Do any of these symptoms sound familiar? Headaches, depressions, anxiety, uncontrollable crying spells, fatigue, fluid retention, abdominal cramping, heart palpitations, weight gain, irritability, panic attacks, forgetfulness, migraines, backaches, decreased work or social performance, sleep problems, food cravings, breast tenderness, clumsiness, confusion . . . Sounds like a nightmare existence, doesn’t it?
Are you one of the 40-80% of women for whom this scenario, or at least a portion of it, is everyday life for one to two weeks out of every month of their lives from puberty to menopause? What disorder could possibly result in these varied, and often dehabilitating, symptoms for so many women?
Premenstrual Syndrome! That’s right! It’s that old friend, PMS, the subject of so many jokes and putdowns. You know – that “catch-all” phrase that, according to “so-called comedians,” covers all the “imaginary” problems that women “invent” as excuses to spend the day on the couch “watching TV and eating bonbons.”
Let me assure you that, while it is true that doctors and researchers have not found a specific lab test that can identify PMS, this disorder is definitely neither “imaginary” nor is it “invented.” Serious medical research has been going on for years to identify the definitions, diagnosis, causes, and cures for this disorder. Here are two of the resulting definitions:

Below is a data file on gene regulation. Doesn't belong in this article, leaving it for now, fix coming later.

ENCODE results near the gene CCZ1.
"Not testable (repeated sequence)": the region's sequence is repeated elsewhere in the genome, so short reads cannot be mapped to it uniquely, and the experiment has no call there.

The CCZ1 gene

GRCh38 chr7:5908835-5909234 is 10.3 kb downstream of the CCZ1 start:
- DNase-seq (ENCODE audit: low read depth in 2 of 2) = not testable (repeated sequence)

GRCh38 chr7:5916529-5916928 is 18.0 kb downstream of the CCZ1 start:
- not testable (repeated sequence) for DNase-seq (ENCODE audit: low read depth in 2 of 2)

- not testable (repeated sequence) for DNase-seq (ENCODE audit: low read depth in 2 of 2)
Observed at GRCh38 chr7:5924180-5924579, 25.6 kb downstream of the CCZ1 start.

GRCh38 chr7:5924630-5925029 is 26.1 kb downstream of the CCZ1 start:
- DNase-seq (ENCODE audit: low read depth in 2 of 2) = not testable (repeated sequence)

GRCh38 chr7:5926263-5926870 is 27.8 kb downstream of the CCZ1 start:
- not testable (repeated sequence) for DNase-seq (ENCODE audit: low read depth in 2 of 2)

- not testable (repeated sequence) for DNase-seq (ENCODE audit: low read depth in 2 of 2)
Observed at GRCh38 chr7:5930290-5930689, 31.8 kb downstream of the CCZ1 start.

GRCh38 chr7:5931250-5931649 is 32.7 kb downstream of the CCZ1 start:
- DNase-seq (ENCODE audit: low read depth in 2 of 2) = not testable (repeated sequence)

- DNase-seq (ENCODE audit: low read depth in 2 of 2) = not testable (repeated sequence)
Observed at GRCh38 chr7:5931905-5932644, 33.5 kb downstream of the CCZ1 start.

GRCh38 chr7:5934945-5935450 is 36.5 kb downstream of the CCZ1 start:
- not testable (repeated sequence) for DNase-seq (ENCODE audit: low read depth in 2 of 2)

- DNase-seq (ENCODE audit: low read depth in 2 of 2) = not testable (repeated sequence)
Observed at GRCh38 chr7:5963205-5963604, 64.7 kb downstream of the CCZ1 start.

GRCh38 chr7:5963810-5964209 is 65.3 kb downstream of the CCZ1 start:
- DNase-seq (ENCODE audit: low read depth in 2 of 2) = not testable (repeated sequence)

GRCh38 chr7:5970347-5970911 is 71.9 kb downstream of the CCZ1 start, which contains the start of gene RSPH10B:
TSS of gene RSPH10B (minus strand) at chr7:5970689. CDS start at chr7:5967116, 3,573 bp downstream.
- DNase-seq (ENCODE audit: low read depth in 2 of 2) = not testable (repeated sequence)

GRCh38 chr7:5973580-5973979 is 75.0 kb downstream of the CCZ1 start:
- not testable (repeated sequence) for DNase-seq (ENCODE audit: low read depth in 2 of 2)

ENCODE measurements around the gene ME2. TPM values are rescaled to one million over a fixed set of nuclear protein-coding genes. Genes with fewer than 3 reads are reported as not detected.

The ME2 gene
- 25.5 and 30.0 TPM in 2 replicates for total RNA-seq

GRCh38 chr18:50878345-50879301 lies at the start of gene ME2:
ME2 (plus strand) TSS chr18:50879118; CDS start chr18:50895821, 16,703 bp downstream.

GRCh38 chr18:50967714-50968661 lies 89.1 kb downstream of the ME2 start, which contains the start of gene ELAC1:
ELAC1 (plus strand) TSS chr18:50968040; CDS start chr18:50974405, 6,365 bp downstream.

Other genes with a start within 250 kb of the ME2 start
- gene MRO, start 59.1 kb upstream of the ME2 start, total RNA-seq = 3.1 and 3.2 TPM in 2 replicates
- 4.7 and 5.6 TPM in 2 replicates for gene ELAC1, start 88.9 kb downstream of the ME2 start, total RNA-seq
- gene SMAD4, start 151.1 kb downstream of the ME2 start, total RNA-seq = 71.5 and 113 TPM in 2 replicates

1. Dr. Ellen Freeman of University of Pennsylvania Health System describes PMS as a “cluster of emotional, behavioral, and physical symptoms that have a cyclic pattern related to the menstrual cycle, becoming severe in the week or two preceding menses and abating with menstruation.”
2. The American College of Obstetricians and Gynecologists defines PMS as “the cyclic occurrence of symptoms that are sufficiently sever to interfere with some aspects of life, and that appear with consistent and predictable relationship to the menses.”
How do you know if you or a loved one has PMS, if there is no real test for it? Across the board, researchers and doctors agree that the identifying factor overall in this disorder is the fact that the symptoms stop once the menses begin or once a woman becomes pregnant.
You should know that doctors have identified two serious forms of PMS that have effects far beyond those of normal PMS symptoms:
1. “Postpartum Depression” is a severe depression that some women experience after giving birth. Women with this disorder suffer a severe let-down from the high pregnancy-levels of hormones, and, because of the disruption to their nervous systems, they may actually harm themselves or their babies.
2. “Premenstrual Dysphoric Disorder” (PMDD) brings about serious and disabling depression, anxiety, tension, and angry irritability, intense mood changes in the week or two before the onset of menses, and women suffering from this disorder exhibit at least five of PMS’s physical symptoms as well. Like regular PMS, PMDD symptoms disappear with menses.
You may have heard that doctors find it helpful for women to keep a daily diary of symptoms throughout the month when they are attempting to diagnose PMS. What should you look for when keeping a daily diary or considering the possibility that you or a loved one has PMS? Well, PMS carries over 150 possible symptoms that affect women in both the physical and the emotional realms in varying degrees.